ABSTRACT

Khan and Watts (2009) develop a firm-year measure of conditional conservatism, labeled C_Score, that builds on the Basu (1997) asymmetric timeliness (AT) measure. However, recent research documents an asymmetric relation between lagged earnings and current returns, indicative of bias in the Basu measure. We demonstrate that this lagged earnings asymmetry (LEA) taints C_Score by mimicking (i.e., overstating) C_Score's relation to nearly all of the firm characteristics used by Khan and Watts (2009) as validation tests. Thus, LEA represents an alternative interpretation for hypotheses tests involving C_Score as a measure of conditional conservatism. We examine two very distinct explanations for LEA identified in prior research and demonstrate that controlling for both is necessary and sufficient to yield a modified C_Score measure that is uncorrelated with LEA. We conclude that while LEA identifies a threat to the usefulness of C_Score as a firm-year measure of conservatism, the underlying causes of LEA can be adequately addressed.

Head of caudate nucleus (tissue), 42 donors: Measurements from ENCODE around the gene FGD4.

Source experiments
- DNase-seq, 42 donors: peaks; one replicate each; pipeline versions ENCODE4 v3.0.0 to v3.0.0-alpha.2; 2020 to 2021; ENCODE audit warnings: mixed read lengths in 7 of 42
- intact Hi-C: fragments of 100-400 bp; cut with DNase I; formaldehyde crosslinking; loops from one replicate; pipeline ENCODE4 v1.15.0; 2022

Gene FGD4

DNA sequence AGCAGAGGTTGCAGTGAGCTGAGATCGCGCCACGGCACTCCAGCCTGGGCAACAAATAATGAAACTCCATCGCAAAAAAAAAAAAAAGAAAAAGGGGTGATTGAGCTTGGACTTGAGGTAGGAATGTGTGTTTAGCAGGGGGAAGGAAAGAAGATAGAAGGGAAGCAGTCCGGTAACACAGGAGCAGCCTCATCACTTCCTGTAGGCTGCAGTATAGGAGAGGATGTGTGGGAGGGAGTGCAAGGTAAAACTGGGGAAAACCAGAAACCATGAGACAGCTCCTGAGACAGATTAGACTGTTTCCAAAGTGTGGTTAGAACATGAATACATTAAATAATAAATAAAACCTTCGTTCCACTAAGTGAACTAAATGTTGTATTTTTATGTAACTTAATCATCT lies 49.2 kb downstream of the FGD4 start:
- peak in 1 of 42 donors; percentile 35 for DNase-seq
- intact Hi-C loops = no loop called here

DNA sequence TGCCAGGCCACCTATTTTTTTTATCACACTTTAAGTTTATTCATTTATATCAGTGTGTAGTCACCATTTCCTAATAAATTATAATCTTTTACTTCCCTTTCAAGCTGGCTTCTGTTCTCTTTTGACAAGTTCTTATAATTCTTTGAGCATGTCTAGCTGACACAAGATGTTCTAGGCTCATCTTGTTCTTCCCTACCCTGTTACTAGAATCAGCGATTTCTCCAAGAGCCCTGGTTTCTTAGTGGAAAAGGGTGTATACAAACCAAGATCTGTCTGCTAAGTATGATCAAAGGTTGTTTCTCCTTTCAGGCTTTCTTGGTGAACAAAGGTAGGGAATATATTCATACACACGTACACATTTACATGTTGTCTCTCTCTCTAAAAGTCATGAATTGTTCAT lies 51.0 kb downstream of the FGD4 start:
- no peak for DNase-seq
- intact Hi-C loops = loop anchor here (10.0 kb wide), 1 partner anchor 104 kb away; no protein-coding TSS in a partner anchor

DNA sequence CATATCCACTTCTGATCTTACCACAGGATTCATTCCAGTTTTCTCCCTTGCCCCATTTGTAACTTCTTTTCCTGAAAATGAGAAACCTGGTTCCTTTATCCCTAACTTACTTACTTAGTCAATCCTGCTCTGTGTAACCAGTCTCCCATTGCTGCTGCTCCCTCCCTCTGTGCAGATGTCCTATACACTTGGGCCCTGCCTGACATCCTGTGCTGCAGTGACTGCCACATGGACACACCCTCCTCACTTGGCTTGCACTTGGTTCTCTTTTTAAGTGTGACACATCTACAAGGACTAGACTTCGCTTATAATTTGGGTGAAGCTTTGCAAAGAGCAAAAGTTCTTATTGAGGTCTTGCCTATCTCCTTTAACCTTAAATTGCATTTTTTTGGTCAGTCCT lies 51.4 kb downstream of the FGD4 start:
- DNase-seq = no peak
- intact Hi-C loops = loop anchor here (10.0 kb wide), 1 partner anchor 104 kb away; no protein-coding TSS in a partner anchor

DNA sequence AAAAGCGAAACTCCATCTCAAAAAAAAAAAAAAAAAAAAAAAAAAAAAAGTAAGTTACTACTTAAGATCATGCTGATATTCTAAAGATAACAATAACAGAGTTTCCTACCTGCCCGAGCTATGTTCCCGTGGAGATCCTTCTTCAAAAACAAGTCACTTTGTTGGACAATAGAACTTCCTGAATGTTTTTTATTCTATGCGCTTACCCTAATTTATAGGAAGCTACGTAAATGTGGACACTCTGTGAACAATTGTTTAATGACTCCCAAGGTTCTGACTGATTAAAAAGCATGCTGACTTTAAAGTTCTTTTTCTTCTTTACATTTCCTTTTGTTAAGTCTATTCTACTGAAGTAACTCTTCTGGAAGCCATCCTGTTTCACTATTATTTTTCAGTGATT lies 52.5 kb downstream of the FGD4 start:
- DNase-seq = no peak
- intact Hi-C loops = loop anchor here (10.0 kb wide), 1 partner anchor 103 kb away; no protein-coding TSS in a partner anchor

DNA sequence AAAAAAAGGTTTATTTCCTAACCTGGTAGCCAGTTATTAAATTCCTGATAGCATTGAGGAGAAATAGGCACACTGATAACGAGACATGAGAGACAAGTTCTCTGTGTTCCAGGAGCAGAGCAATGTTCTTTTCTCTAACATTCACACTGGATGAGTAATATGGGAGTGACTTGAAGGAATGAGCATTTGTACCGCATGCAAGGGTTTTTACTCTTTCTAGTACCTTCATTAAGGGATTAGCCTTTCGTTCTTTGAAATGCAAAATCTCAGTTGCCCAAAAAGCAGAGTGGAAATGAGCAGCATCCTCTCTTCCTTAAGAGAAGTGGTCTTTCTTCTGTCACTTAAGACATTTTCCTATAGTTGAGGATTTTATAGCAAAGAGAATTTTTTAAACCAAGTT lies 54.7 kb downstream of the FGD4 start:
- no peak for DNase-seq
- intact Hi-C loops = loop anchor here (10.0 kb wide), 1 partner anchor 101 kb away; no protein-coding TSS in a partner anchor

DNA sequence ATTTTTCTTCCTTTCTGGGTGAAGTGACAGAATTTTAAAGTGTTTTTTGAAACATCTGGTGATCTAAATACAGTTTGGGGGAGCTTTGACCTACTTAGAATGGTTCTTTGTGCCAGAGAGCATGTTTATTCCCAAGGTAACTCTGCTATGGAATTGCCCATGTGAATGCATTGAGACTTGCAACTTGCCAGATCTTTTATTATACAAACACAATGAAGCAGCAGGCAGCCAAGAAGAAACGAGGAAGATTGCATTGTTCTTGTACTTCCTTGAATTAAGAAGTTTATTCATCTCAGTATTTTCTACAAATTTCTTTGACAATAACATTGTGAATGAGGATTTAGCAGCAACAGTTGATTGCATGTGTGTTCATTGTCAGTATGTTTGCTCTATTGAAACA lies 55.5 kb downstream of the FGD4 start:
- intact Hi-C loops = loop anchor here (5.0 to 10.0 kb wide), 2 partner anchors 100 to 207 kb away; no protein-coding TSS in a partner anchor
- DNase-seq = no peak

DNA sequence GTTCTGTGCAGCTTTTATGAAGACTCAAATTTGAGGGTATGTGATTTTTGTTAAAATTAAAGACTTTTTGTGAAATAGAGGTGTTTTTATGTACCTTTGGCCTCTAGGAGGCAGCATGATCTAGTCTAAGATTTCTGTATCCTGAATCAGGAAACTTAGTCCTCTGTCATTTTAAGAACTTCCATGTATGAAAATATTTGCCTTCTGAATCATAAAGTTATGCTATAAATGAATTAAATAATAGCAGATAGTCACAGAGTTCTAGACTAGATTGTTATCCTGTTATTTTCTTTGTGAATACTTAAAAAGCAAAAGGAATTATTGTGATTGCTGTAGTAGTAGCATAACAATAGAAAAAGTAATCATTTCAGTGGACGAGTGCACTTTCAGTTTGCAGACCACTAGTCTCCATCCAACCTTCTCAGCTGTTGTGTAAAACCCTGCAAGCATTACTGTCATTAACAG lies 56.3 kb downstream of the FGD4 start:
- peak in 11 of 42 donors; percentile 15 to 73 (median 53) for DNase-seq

JEL Classifications: M41; M44; G34; G38; K22; D82.

Data Availability: Data are available from public sources identified in the text.

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